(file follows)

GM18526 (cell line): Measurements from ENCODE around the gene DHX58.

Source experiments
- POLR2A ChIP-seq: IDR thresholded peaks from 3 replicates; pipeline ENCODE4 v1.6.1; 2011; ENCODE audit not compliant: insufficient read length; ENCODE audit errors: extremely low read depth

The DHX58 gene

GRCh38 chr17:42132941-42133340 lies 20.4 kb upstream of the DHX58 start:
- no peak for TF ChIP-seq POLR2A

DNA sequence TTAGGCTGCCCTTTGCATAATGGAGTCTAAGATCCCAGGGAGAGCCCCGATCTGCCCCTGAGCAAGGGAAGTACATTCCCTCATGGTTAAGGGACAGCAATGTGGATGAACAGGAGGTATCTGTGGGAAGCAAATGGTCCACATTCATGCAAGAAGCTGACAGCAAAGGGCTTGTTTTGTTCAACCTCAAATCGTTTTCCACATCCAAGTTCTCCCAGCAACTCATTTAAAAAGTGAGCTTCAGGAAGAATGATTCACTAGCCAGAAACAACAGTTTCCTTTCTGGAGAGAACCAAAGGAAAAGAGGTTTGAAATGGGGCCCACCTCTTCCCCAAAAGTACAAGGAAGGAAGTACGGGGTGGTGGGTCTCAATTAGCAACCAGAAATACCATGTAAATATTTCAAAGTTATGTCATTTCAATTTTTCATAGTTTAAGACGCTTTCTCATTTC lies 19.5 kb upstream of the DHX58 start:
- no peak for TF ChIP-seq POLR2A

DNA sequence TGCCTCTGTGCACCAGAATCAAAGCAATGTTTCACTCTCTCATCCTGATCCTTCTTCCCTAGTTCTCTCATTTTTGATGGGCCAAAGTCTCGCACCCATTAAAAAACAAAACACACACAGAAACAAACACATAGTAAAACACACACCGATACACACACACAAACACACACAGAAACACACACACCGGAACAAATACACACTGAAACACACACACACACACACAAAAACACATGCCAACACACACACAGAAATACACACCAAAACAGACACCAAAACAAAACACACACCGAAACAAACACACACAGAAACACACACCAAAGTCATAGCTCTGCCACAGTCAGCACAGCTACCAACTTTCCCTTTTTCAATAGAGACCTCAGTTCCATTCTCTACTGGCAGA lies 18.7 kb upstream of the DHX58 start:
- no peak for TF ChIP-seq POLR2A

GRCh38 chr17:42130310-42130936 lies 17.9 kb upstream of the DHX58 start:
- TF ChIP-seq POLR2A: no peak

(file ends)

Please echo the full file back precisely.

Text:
GM18526 (cell line): Measurements from ENCODE around the gene DHX58.

Source experiments
- POLR2A ChIP-seq: IDR thresholded peaks from 3 replicates; pipeline ENCODE4 v1.6.1; 2011; ENCODE audit not compliant: insufficient read length; ENCODE audit errors: extremely low read depth

The DHX58 gene

GRCh38 chr17:42132941-42133340 lies 20.4 kb upstream of the DHX58 start:
- no peak for TF ChIP-seq POLR2A

DNA sequence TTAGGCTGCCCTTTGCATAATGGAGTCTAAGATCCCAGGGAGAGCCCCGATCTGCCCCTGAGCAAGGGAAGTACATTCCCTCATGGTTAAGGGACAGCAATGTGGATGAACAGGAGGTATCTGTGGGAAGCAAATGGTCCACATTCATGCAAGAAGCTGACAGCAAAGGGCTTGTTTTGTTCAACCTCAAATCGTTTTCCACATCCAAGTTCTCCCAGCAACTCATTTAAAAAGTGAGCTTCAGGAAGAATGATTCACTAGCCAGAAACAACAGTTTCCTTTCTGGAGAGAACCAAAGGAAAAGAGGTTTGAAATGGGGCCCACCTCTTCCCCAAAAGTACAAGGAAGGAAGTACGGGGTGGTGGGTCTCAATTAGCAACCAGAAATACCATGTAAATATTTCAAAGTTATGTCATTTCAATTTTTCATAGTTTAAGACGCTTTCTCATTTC lies 19.5 kb upstream of the DHX58 start:
- no peak for TF ChIP-seq POLR2A

DNA sequence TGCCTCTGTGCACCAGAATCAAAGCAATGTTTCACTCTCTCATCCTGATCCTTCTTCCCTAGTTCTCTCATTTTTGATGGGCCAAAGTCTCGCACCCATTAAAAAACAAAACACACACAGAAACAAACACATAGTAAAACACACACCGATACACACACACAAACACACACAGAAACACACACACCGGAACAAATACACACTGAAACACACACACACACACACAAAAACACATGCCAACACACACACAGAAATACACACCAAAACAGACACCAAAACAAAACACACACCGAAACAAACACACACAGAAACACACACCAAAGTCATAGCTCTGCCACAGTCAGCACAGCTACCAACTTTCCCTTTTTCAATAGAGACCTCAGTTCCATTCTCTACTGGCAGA lies 18.7 kb upstream of the DHX58 start:
- no peak for TF ChIP-seq POLR2A

GRCh38 chr17:42130310-42130936 lies 17.9 kb upstream of the DHX58 start:
- TF ChIP-seq POLR2A: no peak